A very large part of how a program works is based on logic.

Logic helps our robot work with data and how to interpret it though branching and looping, but we also use this same logic in general thinking and decision making.

Logic deals with:

- Truth Values

and uses the following operations:

- And [ && ]
- Or [ || ]
- Not [ ! ]

# Truth Values

In Logic, we deal with whether something is true or not. We call these “truth-values.” Sometimes we write T for true and F for false. In programming and talking with computers we use the number **1** for true and the number **0** for false.

# And [&&]

Your first logic, or Boolean operation is the “and” operation.

It works a lot like how we use “and” in English:

The “and” is true only if both parts are true. For example:

If I were to say, “I am a alive and I have three eyes.” This would be false because, although I *am* alive, I have only two eyes. In order for the whole statement to be true *both* parts have to be true.

What I will show below is what is called a Truth Table. It shows all possible truth values for a given statement or combination of statements.

Let A be one statement and B be another; remember 1=true and 0=false;

“and” is written as **&&** in C.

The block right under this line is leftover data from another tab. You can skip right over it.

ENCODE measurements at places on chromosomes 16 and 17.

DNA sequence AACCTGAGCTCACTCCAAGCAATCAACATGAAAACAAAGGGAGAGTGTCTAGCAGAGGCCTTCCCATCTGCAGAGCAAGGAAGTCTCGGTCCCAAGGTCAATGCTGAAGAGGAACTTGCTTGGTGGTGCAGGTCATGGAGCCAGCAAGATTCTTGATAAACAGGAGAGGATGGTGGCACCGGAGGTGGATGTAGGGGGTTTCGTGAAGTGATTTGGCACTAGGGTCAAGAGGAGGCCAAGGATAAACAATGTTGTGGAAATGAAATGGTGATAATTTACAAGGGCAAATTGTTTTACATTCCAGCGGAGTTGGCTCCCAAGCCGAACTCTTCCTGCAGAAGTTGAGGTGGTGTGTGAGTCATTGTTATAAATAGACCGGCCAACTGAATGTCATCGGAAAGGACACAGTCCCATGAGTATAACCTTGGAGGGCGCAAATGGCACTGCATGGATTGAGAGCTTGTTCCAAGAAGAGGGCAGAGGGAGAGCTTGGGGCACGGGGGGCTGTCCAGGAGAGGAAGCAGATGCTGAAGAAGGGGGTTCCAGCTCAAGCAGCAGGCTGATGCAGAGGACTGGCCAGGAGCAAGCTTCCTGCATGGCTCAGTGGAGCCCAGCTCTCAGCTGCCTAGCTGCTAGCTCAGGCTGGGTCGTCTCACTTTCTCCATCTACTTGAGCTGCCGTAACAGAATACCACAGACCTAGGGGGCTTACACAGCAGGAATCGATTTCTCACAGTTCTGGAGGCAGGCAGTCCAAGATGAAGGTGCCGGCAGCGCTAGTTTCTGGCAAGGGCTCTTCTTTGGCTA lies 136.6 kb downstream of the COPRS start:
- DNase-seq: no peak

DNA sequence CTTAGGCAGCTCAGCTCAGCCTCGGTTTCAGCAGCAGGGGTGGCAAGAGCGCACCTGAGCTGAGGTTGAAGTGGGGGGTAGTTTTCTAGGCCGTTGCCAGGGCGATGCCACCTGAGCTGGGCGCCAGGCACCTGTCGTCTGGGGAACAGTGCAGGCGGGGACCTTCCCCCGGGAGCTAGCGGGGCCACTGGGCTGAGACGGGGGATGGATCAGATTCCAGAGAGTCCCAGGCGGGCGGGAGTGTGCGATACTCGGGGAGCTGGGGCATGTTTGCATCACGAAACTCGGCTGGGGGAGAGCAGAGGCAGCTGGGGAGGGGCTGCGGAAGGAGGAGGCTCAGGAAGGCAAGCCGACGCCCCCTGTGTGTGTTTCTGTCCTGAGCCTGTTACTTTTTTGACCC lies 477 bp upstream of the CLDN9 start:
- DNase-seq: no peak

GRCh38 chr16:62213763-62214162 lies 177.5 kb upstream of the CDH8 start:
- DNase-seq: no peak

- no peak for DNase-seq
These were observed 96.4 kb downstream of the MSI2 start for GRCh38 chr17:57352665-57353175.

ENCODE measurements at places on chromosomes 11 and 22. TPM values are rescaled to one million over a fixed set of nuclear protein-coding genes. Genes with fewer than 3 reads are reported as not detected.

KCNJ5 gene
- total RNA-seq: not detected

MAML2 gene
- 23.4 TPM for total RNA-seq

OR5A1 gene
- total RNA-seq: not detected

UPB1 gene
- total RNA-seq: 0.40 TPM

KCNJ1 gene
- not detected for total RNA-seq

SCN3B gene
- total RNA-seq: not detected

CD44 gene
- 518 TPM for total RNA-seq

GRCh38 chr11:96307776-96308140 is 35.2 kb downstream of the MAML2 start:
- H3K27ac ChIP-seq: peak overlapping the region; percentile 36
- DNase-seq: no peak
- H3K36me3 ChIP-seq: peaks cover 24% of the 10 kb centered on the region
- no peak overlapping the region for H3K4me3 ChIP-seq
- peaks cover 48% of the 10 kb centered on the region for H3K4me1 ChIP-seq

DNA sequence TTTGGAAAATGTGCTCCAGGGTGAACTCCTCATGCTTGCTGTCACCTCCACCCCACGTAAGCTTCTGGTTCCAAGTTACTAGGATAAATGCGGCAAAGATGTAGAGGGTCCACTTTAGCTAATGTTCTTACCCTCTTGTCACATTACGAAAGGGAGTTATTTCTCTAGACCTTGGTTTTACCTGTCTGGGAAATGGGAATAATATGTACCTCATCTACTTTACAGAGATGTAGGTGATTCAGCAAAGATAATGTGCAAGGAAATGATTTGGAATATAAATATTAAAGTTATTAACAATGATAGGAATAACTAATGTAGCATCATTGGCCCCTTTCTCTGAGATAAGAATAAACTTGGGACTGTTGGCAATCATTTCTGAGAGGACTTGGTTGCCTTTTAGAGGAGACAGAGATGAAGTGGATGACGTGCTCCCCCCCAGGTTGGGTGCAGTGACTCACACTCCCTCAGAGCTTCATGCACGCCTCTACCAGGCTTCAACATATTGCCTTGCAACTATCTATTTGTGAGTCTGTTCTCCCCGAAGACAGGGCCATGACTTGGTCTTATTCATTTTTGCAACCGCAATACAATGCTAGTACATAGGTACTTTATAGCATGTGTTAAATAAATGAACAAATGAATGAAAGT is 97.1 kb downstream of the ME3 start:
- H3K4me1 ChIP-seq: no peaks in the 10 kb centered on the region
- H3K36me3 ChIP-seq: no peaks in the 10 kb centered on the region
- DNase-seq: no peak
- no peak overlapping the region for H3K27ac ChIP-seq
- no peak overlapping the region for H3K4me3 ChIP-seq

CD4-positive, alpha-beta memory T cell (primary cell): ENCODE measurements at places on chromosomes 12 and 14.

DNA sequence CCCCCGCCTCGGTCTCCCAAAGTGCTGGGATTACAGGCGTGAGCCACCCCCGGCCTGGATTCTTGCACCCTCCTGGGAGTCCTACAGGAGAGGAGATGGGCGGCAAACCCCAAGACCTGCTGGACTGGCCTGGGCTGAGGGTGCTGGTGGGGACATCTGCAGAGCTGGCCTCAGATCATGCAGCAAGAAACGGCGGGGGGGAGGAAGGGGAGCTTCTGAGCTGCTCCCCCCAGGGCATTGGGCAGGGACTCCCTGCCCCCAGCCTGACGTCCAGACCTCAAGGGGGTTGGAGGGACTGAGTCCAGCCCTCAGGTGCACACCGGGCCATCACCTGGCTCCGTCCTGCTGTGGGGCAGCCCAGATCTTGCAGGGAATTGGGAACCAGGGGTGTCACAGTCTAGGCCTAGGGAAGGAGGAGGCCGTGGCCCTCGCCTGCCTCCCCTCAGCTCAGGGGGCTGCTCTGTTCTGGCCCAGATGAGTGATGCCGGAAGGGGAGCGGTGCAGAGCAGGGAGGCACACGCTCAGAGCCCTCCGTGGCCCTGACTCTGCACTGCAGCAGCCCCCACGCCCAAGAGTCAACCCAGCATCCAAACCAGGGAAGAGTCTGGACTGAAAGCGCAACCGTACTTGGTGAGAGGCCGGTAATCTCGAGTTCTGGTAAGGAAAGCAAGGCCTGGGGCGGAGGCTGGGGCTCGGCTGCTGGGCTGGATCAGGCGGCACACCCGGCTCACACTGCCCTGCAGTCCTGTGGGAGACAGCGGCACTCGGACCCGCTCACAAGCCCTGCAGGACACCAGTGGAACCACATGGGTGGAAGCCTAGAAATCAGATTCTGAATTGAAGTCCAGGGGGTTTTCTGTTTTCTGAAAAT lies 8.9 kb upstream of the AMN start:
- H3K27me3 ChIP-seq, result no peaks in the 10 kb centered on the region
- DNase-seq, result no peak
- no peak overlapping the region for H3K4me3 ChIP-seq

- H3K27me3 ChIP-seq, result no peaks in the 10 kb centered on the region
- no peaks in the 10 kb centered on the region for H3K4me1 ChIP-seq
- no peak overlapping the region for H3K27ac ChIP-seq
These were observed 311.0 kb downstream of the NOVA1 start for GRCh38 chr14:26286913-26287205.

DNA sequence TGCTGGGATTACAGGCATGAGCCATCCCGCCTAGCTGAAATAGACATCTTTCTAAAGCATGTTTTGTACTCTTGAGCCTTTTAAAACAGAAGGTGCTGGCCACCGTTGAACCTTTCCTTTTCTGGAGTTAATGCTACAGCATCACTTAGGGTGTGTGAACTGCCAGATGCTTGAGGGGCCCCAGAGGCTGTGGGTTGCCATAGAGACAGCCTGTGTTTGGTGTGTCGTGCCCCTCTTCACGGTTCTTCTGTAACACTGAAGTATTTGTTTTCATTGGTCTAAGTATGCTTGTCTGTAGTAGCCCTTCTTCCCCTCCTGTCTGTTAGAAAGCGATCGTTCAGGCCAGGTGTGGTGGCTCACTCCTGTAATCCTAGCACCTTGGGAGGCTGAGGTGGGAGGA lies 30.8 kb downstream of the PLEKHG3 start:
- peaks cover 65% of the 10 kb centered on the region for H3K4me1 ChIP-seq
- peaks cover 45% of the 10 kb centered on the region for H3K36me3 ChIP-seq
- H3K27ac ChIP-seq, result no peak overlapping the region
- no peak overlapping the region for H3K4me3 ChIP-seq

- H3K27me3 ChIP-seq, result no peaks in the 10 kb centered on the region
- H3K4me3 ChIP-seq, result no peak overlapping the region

A | B | A&&B |
---|---|---|

1 | 1 | 1 |

1 | 0 | 0 |

0 | 1 | 0 |

0 | 0 | 0 |

# Or [||]

Or is the second logical operator, and it *almost* works like in English. In English “or” is used like a choice, you can have cake OR you can have pie, implying that you can’t have both. In Logic “or” is a bit more fun, you *can* have both!

In other words, an “or” statement is true when *any* of its parts are true. It is false only when *both* parts are false. It’s sort of an opposite of “and,” in a way.

Here’s a truth table for “or” that you can compare with that of “and.”

Let A be a statement, B be another statement, 1 be true, 0 be false, and **||** be “or”

A | B | A||B |
---|---|---|

1 | 1 | 1 |

1 | 0 | 1 |

0 | 1 | 1 |

0 | 0 | 0 |

# Not [!]

“Listening to long and dry lectures is fun – NOT!!”

That catch-phrase was very annoying when it was in its heyday, but it clearly shows us what “not” does. It takes the truth value of a statement and reverses it. If A is true, then not-A is false. For example: “I am alive,” is true, so “I am *not* alive,” is false. In English we move the “not” to where it fits with how we speak. In Logic, we usually put it right out front.

In programming we use the exclamation point ! for “not.” [if you ever hear a programmer saying “bang! something something bang! bang! something” they are referring to the ! symbol as “bang!”]

Here’s a simple truth table to show the effects of “not”:

A is a statement, 1 is true, 0 is false, and ! is “not”:

A | !A |
---|---|

1 | 0 |

0 | 1 |

How do we tie this into programming? That’s where branching and looping come in, but before we can use those, we must learn about Variables and Testing Statements.